On Jan. 30, the first night Arandas Tequila Bar and Grill opened on the second floor of Bellavia Restaurant at 9022 31st St. in Brookfield, someone called the cops.

Brookfield police received a report of a “large fight” in the bar at about 2:50 a.m., about 20 minutes after closing time. When officers got there – police from LaGrange Park and Riverside also responded to the scene – things had apparently quieted down and officers were told that the fight was actually a small affair between a man and a woman who had already left.

Remaining inside, however, were about 50 people, “most holding alcoholic beverages,” according to the report, which went on to mention that buckets of beer were still being passed out by waitresses despite the bar’s 2:30 a.m. license.

Police issued the bar a citation for serving alcohol after hours and the village’s adjudicator doled out a $100 fine on Feb. 10. A hearing in front of the village’s liquor commissioner, Village President Michael Garvey, is pending.

On Feb. 13, police were back. Twice. The first call, at about 1:50 a.m., came from a cab driver who reported a man and woman arguing in the parking lot. The man, reportedly drunk, refused to get into the cab even though it had been called for him.

At 2:30 a.m., someone called police about another possible fight. Police arrived to find a large group of people arguing in the parking lot.

An ad for the Feb. 12-13 event at the bar, shown on the bar’s Facebook page, touts a “Huge Tripple B-Day Bash,” featuring drink specials, including $4 shots of house tequila, $3 patron shots and music spun by DJ “Boogie Down” Benny.

While disturbance calls at local taverns aren’t all that rare, what makes the calls to Arandas notable is that the bar doesn’t have a liquor license. Or a business license. Although it appears to any outsider that it is a separate operation – with separate hours, menu and clientele – that’s not the case, says Marie Krisch, owner of Bellavia Restaurant.

While the police report from Jan. 30 identifies someone named Rafael Guzman as the “bar manager,” Krisch said Guzman is an employee to whom she pays a salary. She hired him, she says, about a month ago.

“It’s definitely part of my business,” said Krisch. “They are two different venues. It seems like in the past few years I was not getting the same clientele. I decided this was a good idea.

“I’m trying to attract a crowd, and why not?”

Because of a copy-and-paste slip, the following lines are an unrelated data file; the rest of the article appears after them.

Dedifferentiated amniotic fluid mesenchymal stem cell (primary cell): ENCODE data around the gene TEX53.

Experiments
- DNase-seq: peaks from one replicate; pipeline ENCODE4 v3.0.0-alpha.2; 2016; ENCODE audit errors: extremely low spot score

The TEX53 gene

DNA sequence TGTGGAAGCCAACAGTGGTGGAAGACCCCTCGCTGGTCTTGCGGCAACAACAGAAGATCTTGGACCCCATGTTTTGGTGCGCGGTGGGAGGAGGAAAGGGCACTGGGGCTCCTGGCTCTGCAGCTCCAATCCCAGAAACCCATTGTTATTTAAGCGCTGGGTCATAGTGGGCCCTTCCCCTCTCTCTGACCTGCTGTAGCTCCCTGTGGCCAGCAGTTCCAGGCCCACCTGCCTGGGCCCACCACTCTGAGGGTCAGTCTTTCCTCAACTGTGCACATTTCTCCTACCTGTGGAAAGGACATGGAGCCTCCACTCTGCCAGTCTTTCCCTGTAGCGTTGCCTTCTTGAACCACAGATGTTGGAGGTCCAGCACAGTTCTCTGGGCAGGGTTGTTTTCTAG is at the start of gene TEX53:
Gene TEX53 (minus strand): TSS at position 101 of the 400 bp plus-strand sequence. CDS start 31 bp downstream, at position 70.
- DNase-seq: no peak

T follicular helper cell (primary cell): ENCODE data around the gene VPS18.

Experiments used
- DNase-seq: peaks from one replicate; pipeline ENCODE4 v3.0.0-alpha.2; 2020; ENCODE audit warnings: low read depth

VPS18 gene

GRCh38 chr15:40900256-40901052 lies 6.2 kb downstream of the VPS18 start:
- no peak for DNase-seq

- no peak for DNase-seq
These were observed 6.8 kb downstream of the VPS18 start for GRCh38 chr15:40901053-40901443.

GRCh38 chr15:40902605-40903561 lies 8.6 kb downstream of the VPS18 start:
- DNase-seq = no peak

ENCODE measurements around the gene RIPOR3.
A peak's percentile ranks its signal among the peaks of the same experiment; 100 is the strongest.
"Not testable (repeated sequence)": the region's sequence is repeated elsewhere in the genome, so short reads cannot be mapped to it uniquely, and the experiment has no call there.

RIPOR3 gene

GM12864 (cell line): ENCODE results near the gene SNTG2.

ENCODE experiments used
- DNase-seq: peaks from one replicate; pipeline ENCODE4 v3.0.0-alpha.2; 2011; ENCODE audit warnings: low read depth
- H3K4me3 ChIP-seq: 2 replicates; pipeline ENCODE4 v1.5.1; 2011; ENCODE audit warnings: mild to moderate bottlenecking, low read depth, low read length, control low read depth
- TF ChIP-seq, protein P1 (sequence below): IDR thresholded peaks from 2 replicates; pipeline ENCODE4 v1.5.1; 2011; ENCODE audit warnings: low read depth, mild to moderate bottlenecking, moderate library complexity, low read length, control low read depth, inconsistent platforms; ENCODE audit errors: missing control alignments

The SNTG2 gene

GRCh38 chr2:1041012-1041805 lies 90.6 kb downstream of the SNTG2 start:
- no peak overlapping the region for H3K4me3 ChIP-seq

Bellavia could use the business. In September 2010, Archer Bank filed a foreclosure lawsuit against Krisch. Court records show that on Jan. 11 a judgment of foreclosure was entered. On Feb. 9, the court noted that an order to vacate was set for a motion hearing.

Krisch declined to comment on the state of the foreclosure suit, saying only that she expects the matter to be resolved without her losing the property she purchased in 2008.

“I’d hate not to have it,” Krisch said of the second-floor venue. “For the first time in the last couple, three years I’m making money at the place.”

But village officials and police have expressed concern about Arandas and have consulted the village’s law firm to get clarification on whether it is part of Bellavia or a separate business. Attorney Tom Bastien of Storino, Ramello and Durkin, which serves as Brookfield’s legal counsel, said the upstairs bar appears to be part of the restaurant business downstairs.

“It’s one premises, one address,” Bastien told the Landmark last week. “The fact that there’s a different cuisine doesn’t trigger the need for a new license. They’ve expanded the menu to attract more people.”

But Village Manager Riccardo Ginex, in an e-mail to Garvey dated Feb. 1, the day after the opening-night police call to Arandas, expressed frustration with Bastien’s opinion.

“I’m just frustrated with Tom’s answer with this, and we really need to take a more aggressive stance with the bar owners when we have an incident like this. I do not want this coming back to haunt us.”

Police also expressed concern.

“When police arrived to the initial disturbance, they had a hard time even getting up there,” Lt. James Episcopo wrote in an e-mail to Ginex on Feb. 3. “The only way in or out is a narrow stairway near the front door of the restaurant. As people were trying to pile out, the police were trying to get in, and [it] sounded like it was a mess.”

Krisch said the initial violation regarding serving liquor after hours was a misunderstanding that has been resolved. She’s trying to make sure things don’t get rowdy in the future.

“When you have liquor, you have problems when you have parties up there,” she said. “We’re trying to get better at it.”